Jet Toy Competition helps students go to the head of the class

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It’s a race to the finish line and the ultimate learning experience.

A hands-on approach to learning about science, technology, engineering and math.  Also known as “STEM.”

 These 5th graders from Georgia and Alabama are learning how to design and build JetToys thanks to  “A World in Motion JetToy Challenge” sponsored by Kia. 

Stuart Countess is the Chief Administrative Officer and Vice President with Kia Motors Manufacturing Georgia, Incorporated.  He says the competition is good for the community as a whole. 

“It’s a great opportunity for us to prepare a workforce for the future by engaging them in hands-on activities, learning how to problem solve.  We as a company see that as one of the most beneficial ways to energize what could be people who work at our plant 10-20 years from now.”

Students are getting the message. 

Riontae Zeigler is one of the participants and says he has a plan.  “We’re trying to build a sturdier base so it won’t just go side to side.”

Catalina Starr says the competition was a great experience and she learned something in the process. 

 “I’ve learned about how different things and different materials change the sort of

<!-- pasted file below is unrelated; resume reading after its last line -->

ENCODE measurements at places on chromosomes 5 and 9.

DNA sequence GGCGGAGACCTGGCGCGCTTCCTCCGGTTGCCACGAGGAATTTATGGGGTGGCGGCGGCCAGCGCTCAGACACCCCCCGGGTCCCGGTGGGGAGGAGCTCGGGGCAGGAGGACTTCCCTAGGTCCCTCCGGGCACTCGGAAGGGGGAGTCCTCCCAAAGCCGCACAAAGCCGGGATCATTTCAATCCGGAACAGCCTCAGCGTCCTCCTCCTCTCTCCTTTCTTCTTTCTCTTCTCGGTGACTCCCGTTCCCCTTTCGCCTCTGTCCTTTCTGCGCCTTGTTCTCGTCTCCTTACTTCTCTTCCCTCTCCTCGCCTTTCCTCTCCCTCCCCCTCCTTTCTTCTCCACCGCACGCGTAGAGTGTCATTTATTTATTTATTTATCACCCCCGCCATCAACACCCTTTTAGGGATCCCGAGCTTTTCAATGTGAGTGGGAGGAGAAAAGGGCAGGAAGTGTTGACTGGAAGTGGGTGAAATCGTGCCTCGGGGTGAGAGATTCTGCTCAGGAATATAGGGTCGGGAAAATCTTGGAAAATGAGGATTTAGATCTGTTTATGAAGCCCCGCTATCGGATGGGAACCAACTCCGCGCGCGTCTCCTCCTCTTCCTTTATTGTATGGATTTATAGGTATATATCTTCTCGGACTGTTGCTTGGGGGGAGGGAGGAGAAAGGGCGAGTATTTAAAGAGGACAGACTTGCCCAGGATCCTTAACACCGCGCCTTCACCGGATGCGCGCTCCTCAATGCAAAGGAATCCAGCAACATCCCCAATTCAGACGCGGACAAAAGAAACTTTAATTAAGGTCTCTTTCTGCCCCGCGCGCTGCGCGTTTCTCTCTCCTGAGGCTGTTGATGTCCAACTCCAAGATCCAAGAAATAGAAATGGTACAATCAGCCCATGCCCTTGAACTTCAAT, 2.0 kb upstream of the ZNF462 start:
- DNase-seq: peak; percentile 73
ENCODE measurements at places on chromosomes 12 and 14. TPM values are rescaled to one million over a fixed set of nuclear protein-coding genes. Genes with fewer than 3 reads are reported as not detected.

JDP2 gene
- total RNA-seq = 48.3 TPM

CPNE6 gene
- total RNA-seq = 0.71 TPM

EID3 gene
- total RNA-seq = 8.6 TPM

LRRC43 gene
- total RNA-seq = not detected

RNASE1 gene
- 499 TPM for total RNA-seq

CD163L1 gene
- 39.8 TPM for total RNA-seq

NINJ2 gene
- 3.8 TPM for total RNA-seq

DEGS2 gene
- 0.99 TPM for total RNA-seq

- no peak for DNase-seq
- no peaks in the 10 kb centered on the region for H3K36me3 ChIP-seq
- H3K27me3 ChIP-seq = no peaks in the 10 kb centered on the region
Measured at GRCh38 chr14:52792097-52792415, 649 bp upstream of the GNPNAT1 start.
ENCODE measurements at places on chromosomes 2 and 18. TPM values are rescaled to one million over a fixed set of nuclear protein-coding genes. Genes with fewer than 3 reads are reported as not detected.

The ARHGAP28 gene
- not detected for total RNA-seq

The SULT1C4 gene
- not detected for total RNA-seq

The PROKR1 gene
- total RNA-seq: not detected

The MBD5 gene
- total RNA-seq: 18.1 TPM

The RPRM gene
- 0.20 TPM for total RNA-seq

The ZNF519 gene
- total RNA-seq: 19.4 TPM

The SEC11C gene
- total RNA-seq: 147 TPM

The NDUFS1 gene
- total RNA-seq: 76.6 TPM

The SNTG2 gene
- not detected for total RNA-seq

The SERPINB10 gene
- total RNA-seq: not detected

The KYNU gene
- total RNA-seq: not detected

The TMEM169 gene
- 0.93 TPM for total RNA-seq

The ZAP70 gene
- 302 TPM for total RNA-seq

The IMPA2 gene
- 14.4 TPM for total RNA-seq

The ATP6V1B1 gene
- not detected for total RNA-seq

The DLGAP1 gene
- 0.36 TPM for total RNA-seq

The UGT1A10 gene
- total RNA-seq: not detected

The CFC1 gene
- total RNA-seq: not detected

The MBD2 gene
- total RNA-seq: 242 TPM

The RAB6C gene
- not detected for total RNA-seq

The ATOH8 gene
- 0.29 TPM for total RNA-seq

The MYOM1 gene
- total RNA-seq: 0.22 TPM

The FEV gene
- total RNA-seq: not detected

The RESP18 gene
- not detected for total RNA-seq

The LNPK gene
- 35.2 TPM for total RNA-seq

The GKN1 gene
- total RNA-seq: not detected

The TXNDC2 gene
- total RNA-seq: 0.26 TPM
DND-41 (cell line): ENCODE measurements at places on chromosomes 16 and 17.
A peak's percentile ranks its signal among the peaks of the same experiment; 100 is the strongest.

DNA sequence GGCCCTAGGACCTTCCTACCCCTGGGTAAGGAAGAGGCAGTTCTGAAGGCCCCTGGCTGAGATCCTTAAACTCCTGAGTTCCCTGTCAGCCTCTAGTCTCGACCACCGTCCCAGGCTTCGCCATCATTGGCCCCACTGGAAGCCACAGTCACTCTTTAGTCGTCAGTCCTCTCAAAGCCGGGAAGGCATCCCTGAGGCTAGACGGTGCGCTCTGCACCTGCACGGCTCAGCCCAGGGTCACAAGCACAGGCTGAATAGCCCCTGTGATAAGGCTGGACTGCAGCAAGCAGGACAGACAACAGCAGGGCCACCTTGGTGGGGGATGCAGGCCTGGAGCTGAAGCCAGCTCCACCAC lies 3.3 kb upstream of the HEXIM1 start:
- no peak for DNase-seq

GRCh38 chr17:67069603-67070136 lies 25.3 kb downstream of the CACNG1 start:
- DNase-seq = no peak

things that happen and how there’s always a cause and effect in this kind of stuff.”

Long Cane Elementary teacher Kristi Ferguson says her students are reaping the benefits.

 “With today’s industry, you’ve got hands-on things. They have to be problem solvers.  They have to work together with people as a group in different businesses, so it’s good preparation for that.”

Preparing for the future is helping students now. 

Chris Ciuca, Director of Pre-Professional Education, SAE, International,  says they’re seeing results. 

“Not only are grades improving. Math and science grades are going up on report cards but more importantly, we’re seeing changes in teachers’ attitudes in delivering science and technology instruction.  There’s a higher comfort level.”

Students like Catalina know it’s not just about building a car today. It’s about building dreams for tomorrow. 

 “I don’t know what I want to be when I grow up but something with science or helping others.”

For now, that’s a good start. 

For Kia in the classroom, I’m Teala Stahl. 

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